Autumn is here, and if you're lucky you'll be enjoying the last zucchini flowers of the season. Mostly likely from your local haunt, as these blooms can be tricky to serve up at home. That's where Taylor Cullen, head chef at Chiswick, comes in. Below, the chef has whipped up an easy-to-follow recipe for handling and conjuring up the lightest and crispiest zucchini flowers. All the details, below.
- 6x zucchini flowers
- 60g corn flour
- 500ml cottonseed oil
- 1⁄4 bunch oregano, picked
- 1⁄4 bunch fennel fronds, picked
- 2 marigold flowers, picked petals
- 1⁄4 bunch chives, finely chopped
- 1⁄4 bunch parsley, picked & roughly chopped Salt
- Olive oil
- 100g whole egg mayonnaise
- 10g finely chopped anchovy
- 10g preserved lemon, finely chopped rind only
- 250g tapioca flour
- 250g rice flour
- Pinch of salt
- 500ml sparkling water, chilled
- For the anchovy mayonnaise, in a small mixing bowl combine the mayonnaise, anchovies and preserved lemon.
- To make the tempura batter, in a mixing bowl place the dry ingredients, whisk in sparkling water and ensure there are no lumps in the batter. Allow to rest for 5 mins (ensure you mix before using as the flour will settle to the bottom).
- Place all of the fresh herbs into a small bowl and mix together. Put aside to use as your garnish.
- In a large saucepan, heat the cottonseed oil to 180 degrees celsius. As the oil heats, dip the zucchini flowers into the cornflour. Once covered in flour, dip the flowers into the tempura batter, then hold up the flowers to drain the excess batter from the flowers.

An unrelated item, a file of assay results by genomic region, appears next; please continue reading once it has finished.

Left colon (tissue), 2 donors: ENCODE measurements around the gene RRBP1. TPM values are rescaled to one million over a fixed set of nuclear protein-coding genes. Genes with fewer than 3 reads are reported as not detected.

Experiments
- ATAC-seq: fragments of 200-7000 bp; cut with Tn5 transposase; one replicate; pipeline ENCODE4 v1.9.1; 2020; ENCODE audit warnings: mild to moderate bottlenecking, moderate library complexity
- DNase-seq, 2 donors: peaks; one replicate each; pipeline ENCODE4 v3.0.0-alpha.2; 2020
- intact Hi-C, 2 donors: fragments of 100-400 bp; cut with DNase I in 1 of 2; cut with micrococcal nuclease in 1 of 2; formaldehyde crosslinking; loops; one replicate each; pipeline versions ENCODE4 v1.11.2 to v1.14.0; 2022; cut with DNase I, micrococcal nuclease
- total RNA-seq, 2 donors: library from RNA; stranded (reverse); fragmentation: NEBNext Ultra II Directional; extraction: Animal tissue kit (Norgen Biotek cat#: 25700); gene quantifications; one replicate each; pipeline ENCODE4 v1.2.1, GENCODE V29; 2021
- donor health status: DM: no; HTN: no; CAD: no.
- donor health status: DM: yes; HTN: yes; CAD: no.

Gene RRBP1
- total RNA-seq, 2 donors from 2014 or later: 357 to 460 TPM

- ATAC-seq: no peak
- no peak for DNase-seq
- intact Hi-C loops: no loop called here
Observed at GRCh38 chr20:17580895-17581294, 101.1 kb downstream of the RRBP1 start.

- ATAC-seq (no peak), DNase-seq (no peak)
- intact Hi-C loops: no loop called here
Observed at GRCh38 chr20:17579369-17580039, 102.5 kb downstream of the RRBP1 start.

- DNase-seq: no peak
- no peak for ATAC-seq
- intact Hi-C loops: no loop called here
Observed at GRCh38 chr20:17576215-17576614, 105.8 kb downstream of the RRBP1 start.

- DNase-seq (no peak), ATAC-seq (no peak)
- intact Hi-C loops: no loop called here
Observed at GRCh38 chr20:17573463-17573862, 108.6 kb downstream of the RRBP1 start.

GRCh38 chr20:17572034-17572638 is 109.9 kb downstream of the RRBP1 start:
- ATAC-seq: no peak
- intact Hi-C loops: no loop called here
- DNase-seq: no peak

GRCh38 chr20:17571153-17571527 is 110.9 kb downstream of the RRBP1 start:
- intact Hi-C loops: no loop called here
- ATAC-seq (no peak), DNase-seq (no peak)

- Fry the zucchini flowers for 4 mins until crisp. Remove from the oil and lay out the flowers on a paper towel to drain.
- Place the zucchini flowers on a plate to serve. Drizzle in olive oil and sprinkle with salt. Garnish the flowers with the pre-prepared mixed herbs. Serve with the mayonnaise as you like. And enjoy.
A note on wine
You've put in the effort to make these crispy zucchini flowers, you might as well pick up something nice to wash it down with. Georgie Davidson-Brown, head sommelier at Chiswick, recommends something bright, elegant and fun. "If you’re making the zucchini flowers at home, I would recommend pairing them with an aromatic style of white with some acid like a Riesling, Pinot Gris or Sauvignon Blanc, even a Muscadet sur lie."